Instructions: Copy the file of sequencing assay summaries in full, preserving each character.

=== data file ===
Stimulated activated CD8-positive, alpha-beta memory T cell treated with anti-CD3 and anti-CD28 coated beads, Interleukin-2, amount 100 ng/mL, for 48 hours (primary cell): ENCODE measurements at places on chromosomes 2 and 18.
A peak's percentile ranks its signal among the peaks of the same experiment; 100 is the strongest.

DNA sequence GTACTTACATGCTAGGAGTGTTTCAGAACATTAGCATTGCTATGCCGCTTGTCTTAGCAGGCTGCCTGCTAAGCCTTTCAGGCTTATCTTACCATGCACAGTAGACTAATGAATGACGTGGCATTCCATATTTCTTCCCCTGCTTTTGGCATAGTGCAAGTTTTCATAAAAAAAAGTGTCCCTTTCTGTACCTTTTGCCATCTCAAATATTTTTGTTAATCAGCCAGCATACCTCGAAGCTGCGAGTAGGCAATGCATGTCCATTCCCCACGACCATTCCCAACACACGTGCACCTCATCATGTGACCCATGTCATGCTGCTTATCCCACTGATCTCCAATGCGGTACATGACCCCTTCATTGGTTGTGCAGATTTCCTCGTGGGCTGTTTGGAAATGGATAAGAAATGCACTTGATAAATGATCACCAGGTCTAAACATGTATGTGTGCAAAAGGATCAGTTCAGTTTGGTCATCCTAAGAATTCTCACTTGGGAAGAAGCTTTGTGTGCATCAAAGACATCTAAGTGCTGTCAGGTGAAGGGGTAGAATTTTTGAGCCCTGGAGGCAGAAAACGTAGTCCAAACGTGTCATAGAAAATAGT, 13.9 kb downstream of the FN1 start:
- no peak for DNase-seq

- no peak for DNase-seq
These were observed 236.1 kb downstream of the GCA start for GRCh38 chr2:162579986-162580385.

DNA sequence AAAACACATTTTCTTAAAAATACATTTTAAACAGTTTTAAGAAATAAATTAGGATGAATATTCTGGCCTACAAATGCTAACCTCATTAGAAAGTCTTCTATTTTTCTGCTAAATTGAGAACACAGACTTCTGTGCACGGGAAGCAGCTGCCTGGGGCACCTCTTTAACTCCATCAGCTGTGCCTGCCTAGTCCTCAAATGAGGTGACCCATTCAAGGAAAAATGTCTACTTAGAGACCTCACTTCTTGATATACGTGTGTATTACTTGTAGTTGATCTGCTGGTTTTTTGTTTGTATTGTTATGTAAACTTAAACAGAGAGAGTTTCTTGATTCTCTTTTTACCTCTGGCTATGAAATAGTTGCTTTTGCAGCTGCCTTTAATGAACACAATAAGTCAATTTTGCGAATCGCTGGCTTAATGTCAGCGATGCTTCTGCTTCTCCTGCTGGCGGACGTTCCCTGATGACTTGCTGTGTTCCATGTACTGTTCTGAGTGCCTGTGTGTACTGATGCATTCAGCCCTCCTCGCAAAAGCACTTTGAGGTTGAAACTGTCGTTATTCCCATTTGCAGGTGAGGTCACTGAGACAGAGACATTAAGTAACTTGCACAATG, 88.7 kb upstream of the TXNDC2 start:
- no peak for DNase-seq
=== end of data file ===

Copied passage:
Stimulated activated CD8-positive, alpha-beta memory T cell treated with anti-CD3 and anti-CD28 coated beads, Interleukin-2, amount 100 ng/mL, for 48 hours (primary cell): ENCODE measurements at places on chromosomes 2 and 18.
A peak's percentile ranks its signal among the peaks of the same experiment; 100 is the strongest.

DNA sequence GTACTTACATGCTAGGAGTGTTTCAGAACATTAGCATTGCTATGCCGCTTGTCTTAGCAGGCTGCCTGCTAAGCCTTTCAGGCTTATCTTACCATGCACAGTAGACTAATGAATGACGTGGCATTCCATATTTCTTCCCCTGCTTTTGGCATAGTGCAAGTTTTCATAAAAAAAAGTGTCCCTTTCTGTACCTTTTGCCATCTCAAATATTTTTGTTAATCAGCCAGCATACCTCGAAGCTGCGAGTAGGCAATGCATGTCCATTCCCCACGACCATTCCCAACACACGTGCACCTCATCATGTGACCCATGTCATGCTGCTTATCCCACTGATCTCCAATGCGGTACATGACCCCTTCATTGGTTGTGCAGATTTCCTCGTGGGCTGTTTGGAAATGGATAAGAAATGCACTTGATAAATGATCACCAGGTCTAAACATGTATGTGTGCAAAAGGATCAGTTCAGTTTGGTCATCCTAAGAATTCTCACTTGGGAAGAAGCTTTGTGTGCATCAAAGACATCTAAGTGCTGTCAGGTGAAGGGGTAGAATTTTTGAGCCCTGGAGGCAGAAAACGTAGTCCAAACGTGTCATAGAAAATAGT, 13.9 kb downstream of the FN1 start:
- no peak for DNase-seq

- no peak for DNase-seq
These were observed 236.1 kb downstream of the GCA start for GRCh38 chr2:162579986-162580385.

DNA sequence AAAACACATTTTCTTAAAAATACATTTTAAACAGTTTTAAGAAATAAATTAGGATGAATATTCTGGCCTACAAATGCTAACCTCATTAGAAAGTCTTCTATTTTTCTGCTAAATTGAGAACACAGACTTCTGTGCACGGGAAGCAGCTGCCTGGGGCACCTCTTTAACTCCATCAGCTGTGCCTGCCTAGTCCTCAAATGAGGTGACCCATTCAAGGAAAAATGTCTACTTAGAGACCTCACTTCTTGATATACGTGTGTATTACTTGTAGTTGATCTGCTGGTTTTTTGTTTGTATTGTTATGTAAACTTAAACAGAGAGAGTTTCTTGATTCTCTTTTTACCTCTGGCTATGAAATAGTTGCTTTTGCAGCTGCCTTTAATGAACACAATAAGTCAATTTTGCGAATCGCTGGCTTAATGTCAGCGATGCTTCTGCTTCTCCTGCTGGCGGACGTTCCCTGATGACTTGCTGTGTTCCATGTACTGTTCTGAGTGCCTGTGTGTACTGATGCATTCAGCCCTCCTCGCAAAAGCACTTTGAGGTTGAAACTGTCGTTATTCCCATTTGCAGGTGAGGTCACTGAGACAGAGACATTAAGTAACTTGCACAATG, 88.7 kb upstream of the TXNDC2 start:
- no peak for DNase-seq